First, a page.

I went to a Lululemon Warehouse Sale and made it out alive

Melody Ng
Melody Ng
Jun 3, 2017 · 7 min read

To preface, I am not a Lululemon shopper and mainly because I’ve been a broke college student for so long that I can’t justify spending $100+ on a pair of leggings that is made with very thin material. I also don’t think I perform at a level where I would notice the difference between a “premium” pair of leggings and a “budget” version, my leggings from Target’s C9 Champion line.

But, Lululemon brought its Warehouse Sale to Dallas and everybody and their mom was excited for it. I wanted to check it out to see what “low” prices they had and it would be a good chance to experience firsthand what the hype is about without having to feel heartbreak from my empty wallet.

Friday was opening day and the line was HUGE, which was to be expected. It wrapped around the building and then some. The line took some people four hours to get through… I was guessing they had deals, but were the deals worth a four hour wait in line?? I knew Saturday would be worse since people actually have the day off and that meant more time to camp out in line. I had originally planned to wake up at 7 A.M., but I decided to get up at 6 A.M. instead with this new knowledge of the lines. I was getting up at 6 A.M. for a sale on a weekend when I should be getting some sleep. What has my life had come to?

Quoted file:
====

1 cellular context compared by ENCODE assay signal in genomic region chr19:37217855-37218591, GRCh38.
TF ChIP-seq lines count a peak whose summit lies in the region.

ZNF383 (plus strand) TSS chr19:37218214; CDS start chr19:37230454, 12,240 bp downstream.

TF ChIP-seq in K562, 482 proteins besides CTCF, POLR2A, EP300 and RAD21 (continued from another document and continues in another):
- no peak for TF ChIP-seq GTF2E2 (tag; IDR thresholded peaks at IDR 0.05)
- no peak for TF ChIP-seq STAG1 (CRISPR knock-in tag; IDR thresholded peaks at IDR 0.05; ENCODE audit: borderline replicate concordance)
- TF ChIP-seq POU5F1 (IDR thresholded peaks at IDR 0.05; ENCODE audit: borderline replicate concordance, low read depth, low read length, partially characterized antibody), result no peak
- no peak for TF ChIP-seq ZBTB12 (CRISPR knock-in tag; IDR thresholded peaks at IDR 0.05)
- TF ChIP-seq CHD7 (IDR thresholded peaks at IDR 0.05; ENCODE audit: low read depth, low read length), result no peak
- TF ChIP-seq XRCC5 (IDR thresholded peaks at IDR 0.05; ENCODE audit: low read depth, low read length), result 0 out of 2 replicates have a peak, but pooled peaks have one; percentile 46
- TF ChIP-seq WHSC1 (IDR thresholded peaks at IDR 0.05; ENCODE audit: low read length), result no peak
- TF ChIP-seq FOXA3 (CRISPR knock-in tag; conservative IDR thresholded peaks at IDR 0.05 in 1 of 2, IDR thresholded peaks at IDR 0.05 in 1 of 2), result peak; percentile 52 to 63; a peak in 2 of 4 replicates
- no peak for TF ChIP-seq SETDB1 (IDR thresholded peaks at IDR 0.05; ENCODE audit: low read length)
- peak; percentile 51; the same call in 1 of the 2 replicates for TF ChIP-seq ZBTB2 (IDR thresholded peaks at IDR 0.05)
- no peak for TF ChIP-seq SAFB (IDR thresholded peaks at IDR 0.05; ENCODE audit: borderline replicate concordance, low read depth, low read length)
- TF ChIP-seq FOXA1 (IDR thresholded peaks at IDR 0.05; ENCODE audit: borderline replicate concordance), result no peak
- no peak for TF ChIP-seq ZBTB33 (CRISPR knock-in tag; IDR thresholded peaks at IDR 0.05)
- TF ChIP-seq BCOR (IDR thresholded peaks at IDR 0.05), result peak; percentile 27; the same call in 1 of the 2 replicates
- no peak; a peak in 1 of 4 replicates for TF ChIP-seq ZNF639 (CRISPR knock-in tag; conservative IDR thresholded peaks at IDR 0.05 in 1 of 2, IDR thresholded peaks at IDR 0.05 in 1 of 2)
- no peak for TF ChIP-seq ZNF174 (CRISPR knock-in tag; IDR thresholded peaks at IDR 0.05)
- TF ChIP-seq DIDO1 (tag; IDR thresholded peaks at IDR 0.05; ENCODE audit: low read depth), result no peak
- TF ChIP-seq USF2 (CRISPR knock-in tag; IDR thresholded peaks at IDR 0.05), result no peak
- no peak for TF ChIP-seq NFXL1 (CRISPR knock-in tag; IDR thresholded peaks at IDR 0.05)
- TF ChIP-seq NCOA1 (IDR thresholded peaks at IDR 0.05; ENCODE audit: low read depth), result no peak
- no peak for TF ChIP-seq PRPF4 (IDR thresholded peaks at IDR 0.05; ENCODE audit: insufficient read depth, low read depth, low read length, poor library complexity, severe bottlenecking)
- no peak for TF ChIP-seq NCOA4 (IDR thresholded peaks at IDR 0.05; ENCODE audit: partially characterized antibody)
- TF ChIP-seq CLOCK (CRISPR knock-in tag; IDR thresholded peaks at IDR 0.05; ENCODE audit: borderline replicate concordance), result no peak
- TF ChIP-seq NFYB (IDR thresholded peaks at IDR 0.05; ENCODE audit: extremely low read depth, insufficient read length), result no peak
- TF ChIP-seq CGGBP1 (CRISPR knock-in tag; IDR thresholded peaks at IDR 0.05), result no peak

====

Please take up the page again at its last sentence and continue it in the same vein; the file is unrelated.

My first out of four alarms went off, and I hesitated to move because I was so comfortable. Forget it… I don’t even shop there, so why change that now? But, I already had this planned and I was going to go; I got up five minutes after the alarm went off, which is an accomplishment.